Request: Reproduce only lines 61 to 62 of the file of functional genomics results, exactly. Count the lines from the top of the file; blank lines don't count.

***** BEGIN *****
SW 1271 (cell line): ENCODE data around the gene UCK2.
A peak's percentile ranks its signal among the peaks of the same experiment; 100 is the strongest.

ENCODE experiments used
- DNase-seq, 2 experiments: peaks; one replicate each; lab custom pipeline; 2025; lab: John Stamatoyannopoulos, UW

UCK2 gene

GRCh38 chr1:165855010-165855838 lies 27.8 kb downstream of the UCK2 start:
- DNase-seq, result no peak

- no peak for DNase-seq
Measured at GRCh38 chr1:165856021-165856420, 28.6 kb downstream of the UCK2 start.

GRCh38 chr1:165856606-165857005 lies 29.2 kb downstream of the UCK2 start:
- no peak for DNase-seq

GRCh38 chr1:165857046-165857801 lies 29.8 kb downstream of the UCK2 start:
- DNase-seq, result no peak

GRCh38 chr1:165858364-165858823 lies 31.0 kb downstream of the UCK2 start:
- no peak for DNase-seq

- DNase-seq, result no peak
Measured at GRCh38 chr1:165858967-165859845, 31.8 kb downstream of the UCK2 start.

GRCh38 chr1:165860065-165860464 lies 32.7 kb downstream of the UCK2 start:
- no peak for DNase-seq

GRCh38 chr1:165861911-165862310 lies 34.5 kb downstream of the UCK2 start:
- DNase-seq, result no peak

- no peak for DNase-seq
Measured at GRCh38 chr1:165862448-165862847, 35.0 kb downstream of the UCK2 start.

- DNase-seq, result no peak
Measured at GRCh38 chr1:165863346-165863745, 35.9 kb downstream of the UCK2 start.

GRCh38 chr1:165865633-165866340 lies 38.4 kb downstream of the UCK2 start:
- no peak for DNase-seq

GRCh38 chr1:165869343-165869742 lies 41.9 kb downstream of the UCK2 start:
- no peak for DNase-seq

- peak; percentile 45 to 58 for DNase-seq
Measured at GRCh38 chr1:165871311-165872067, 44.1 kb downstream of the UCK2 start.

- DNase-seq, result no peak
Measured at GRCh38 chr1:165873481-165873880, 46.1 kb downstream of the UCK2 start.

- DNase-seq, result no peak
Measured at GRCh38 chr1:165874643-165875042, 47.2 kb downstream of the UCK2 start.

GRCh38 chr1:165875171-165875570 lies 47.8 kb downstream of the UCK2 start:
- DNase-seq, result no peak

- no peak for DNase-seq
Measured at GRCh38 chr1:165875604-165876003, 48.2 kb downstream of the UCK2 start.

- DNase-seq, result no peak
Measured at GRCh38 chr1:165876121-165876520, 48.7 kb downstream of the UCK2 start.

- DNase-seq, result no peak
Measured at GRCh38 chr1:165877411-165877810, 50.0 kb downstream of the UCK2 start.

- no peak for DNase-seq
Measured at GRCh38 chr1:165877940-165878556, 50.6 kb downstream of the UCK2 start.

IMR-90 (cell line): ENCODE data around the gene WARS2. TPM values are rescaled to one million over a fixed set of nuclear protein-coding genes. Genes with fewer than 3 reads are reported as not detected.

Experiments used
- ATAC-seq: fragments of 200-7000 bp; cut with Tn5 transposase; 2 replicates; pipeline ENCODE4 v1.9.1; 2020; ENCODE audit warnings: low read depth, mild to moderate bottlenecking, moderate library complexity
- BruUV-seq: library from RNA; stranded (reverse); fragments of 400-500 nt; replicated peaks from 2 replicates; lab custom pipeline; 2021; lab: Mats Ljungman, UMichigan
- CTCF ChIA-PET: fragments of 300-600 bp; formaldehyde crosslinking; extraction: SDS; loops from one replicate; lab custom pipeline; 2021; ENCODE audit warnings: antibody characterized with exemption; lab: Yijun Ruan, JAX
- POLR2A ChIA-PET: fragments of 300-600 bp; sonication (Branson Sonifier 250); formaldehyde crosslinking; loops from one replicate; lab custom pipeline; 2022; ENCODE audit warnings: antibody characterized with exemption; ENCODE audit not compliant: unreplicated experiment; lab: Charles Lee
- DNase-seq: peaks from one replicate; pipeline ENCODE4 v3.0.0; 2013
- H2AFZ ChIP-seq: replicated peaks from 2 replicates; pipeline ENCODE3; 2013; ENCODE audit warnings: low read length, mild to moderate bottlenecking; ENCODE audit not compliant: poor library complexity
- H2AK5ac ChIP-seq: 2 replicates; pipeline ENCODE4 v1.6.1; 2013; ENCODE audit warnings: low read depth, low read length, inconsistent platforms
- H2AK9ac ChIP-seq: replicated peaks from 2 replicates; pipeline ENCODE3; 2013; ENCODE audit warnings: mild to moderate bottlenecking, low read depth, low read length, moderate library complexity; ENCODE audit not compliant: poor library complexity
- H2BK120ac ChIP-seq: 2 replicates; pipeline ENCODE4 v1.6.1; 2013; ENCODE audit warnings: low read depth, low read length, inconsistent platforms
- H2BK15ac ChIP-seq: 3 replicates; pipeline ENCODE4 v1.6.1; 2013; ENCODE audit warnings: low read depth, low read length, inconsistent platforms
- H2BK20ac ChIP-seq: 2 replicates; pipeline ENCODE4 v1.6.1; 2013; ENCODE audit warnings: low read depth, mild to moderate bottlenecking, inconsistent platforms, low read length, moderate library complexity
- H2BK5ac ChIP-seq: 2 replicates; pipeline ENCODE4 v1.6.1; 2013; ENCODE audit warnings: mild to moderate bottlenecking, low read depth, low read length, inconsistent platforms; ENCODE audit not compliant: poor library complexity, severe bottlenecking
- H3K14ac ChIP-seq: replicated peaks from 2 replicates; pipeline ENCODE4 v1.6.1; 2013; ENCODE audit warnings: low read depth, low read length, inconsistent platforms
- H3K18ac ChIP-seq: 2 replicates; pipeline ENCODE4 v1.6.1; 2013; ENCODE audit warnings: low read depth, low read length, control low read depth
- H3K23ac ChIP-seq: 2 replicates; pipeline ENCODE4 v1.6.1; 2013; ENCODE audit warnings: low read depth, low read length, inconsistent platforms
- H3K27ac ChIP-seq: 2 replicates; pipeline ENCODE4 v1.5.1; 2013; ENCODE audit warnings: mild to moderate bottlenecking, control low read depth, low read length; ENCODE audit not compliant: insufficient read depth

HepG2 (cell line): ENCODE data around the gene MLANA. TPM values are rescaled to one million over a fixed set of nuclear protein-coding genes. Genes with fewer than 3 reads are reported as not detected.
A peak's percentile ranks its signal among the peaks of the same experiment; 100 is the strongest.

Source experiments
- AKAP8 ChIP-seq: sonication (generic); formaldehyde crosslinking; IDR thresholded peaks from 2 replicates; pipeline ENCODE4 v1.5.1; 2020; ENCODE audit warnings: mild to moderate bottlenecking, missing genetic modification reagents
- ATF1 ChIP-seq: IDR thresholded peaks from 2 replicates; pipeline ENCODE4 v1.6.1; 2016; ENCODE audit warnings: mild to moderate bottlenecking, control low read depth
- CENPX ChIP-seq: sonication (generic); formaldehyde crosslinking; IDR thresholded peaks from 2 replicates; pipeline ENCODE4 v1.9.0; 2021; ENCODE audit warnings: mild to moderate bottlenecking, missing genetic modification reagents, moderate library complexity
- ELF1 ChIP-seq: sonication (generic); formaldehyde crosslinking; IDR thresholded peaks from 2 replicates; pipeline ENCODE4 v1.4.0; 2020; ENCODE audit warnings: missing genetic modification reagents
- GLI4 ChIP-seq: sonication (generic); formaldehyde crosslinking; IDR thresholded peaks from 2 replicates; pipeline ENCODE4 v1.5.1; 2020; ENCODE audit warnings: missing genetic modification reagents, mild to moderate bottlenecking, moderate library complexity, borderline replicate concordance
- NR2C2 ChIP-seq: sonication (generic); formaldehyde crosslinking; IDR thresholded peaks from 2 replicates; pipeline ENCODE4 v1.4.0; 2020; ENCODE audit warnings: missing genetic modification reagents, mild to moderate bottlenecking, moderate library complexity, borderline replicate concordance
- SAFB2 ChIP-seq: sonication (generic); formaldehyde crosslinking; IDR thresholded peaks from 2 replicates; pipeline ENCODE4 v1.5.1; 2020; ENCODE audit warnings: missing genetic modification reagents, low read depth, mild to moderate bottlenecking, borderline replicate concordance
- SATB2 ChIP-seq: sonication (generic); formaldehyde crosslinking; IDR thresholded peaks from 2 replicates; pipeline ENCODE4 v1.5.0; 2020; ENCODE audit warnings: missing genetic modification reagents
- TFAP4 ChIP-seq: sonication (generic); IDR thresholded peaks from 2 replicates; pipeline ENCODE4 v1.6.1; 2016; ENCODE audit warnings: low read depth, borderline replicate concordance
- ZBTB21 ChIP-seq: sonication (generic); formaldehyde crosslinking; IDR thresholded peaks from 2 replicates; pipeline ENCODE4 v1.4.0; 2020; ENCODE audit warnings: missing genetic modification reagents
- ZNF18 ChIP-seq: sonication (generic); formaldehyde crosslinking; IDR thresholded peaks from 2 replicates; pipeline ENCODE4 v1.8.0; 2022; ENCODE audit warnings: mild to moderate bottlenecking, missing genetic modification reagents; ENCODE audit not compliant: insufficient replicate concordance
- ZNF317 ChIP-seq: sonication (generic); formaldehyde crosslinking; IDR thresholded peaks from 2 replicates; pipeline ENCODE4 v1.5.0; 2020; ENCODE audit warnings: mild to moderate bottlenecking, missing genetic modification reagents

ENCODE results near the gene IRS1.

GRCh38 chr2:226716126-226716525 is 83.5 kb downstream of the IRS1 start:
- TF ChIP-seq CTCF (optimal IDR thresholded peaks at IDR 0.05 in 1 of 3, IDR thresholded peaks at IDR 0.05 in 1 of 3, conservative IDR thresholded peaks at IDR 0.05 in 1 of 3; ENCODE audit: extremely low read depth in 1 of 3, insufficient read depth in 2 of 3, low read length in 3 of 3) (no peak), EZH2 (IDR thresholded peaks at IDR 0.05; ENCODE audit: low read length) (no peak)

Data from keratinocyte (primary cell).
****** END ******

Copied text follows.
- H3K18ac ChIP-seq: 2 replicates; pipeline ENCODE4 v1.6.1; 2013; ENCODE audit warnings: low read depth, low read length, control low read depth
- H3K23ac ChIP-seq: 2 replicates; pipeline ENCODE4 v1.6.1; 2013; ENCODE audit warnings: low read depth, low read length, inconsistent platforms